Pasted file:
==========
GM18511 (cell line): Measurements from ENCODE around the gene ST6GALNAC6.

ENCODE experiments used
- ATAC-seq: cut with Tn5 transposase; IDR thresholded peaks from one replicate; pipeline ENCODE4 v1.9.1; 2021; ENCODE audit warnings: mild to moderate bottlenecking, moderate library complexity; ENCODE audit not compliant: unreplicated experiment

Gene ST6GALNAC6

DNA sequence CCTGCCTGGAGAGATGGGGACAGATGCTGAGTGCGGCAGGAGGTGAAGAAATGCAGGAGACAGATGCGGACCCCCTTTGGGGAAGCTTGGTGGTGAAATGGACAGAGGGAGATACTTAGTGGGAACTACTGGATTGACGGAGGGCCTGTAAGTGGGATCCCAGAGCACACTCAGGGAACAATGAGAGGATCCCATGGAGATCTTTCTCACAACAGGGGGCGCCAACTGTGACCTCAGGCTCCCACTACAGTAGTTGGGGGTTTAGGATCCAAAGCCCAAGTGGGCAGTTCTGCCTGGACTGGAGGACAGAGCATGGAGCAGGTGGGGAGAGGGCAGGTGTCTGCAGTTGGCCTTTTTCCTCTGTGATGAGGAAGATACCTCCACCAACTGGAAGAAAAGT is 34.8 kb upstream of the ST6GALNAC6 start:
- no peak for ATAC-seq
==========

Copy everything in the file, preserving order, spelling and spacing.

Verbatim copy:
GM18511 (cell line): Measurements from ENCODE around the gene ST6GALNAC6.

ENCODE experiments used
- ATAC-seq: cut with Tn5 transposase; IDR thresholded peaks from one replicate; pipeline ENCODE4 v1.9.1; 2021; ENCODE audit warnings: mild to moderate bottlenecking, moderate library complexity; ENCODE audit not compliant: unreplicated experiment

Gene ST6GALNAC6

DNA sequence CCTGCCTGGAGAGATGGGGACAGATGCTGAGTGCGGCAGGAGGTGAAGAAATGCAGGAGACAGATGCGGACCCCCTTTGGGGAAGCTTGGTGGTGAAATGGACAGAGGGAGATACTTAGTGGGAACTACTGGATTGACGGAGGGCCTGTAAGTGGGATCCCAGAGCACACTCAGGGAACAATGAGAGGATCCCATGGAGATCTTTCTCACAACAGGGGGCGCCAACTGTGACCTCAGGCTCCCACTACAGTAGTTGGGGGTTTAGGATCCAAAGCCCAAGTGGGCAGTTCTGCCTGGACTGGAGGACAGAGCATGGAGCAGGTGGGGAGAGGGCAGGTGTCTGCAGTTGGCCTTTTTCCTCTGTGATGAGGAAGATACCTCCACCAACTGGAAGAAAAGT is 34.8 kb upstream of the ST6GALNAC6 start:
- no peak for ATAC-seq